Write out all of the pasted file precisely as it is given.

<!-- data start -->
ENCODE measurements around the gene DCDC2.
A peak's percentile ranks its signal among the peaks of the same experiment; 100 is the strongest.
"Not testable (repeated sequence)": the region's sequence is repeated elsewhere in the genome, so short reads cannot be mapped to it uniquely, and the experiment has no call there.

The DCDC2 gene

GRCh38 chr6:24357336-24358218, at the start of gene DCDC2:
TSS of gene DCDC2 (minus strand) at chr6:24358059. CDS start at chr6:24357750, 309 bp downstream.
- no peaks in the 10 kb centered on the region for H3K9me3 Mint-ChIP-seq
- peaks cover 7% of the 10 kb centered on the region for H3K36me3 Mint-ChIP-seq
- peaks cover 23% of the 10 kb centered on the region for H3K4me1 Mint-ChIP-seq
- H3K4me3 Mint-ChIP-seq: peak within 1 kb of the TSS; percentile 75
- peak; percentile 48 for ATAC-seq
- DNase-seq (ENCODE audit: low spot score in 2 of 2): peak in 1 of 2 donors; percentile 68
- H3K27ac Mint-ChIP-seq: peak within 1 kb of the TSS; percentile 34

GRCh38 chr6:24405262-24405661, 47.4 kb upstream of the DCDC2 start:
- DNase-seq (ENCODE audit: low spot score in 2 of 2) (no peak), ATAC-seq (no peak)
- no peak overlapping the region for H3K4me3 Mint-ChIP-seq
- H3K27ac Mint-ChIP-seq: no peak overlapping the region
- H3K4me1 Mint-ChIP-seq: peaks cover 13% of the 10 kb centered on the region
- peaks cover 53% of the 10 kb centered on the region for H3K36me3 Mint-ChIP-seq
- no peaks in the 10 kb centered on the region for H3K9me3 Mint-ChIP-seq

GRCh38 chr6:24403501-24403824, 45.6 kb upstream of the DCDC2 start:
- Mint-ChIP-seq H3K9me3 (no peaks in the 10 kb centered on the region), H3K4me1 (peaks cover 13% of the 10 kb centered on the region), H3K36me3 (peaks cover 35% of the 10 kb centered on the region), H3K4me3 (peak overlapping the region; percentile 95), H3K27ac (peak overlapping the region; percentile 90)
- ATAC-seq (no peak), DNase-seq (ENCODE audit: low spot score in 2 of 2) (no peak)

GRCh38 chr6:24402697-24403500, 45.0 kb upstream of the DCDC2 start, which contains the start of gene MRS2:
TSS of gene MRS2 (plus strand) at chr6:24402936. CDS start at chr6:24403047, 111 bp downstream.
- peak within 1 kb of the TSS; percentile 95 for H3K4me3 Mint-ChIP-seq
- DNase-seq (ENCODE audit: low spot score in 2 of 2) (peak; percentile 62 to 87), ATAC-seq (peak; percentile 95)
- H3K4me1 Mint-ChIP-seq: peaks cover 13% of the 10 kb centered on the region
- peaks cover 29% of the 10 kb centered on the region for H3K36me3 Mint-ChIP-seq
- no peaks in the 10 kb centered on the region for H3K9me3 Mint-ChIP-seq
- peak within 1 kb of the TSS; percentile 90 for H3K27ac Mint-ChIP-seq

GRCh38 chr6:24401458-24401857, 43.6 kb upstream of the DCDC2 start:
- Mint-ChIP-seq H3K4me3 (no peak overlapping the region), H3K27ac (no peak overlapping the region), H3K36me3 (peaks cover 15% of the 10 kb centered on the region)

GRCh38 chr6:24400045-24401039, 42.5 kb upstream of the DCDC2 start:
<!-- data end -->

ENCODE measurements around the gene DCDC2.
A peak's percentile ranks its signal among the peaks of the same experiment; 100 is the strongest.
"Not testable (repeated sequence)": the region's sequence is repeated elsewhere in the genome, so short reads cannot be mapped to it uniquely, and the experiment has no call there.

The DCDC2 gene

GRCh38 chr6:24357336-24358218, at the start of gene DCDC2:
TSS of gene DCDC2 (minus strand) at chr6:24358059. CDS start at chr6:24357750, 309 bp downstream.
- no peaks in the 10 kb centered on the region for H3K9me3 Mint-ChIP-seq
- peaks cover 7% of the 10 kb centered on the region for H3K36me3 Mint-ChIP-seq
- peaks cover 23% of the 10 kb centered on the region for H3K4me1 Mint-ChIP-seq
- H3K4me3 Mint-ChIP-seq: peak within 1 kb of the TSS; percentile 75
- peak; percentile 48 for ATAC-seq
- DNase-seq (ENCODE audit: low spot score in 2 of 2): peak in 1 of 2 donors; percentile 68
- H3K27ac Mint-ChIP-seq: peak within 1 kb of the TSS; percentile 34

GRCh38 chr6:24405262-24405661, 47.4 kb upstream of the DCDC2 start:
- DNase-seq (ENCODE audit: low spot score in 2 of 2) (no peak), ATAC-seq (no peak)
- no peak overlapping the region for H3K4me3 Mint-ChIP-seq
- H3K27ac Mint-ChIP-seq: no peak overlapping the region
- H3K4me1 Mint-ChIP-seq: peaks cover 13% of the 10 kb centered on the region
- peaks cover 53% of the 10 kb centered on the region for H3K36me3 Mint-ChIP-seq
- no peaks in the 10 kb centered on the region for H3K9me3 Mint-ChIP-seq

GRCh38 chr6:24403501-24403824, 45.6 kb upstream of the DCDC2 start:
- Mint-ChIP-seq H3K9me3 (no peaks in the 10 kb centered on the region), H3K4me1 (peaks cover 13% of the 10 kb centered on the region), H3K36me3 (peaks cover 35% of the 10 kb centered on the region), H3K4me3 (peak overlapping the region; percentile 95), H3K27ac (peak overlapping the region; percentile 90)
- ATAC-seq (no peak), DNase-seq (ENCODE audit: low spot score in 2 of 2) (no peak)

GRCh38 chr6:24402697-24403500, 45.0 kb upstream of the DCDC2 start, which contains the start of gene MRS2:
TSS of gene MRS2 (plus strand) at chr6:24402936. CDS start at chr6:24403047, 111 bp downstream.
- peak within 1 kb of the TSS; percentile 95 for H3K4me3 Mint-ChIP-seq
- DNase-seq (ENCODE audit: low spot score in 2 of 2) (peak; percentile 62 to 87), ATAC-seq (peak; percentile 95)
- H3K4me1 Mint-ChIP-seq: peaks cover 13% of the 10 kb centered on the region
- peaks cover 29% of the 10 kb centered on the region for H3K36me3 Mint-ChIP-seq
- no peaks in the 10 kb centered on the region for H3K9me3 Mint-ChIP-seq
- peak within 1 kb of the TSS; percentile 90 for H3K27ac Mint-ChIP-seq

GRCh38 chr6:24401458-24401857, 43.6 kb upstream of the DCDC2 start:
- Mint-ChIP-seq H3K4me3 (no peak overlapping the region), H3K27ac (no peak overlapping the region), H3K36me3 (peaks cover 15% of the 10 kb centered on the region)

GRCh38 chr6:24400045-24401039, 42.5 kb upstream of the DCDC2 start: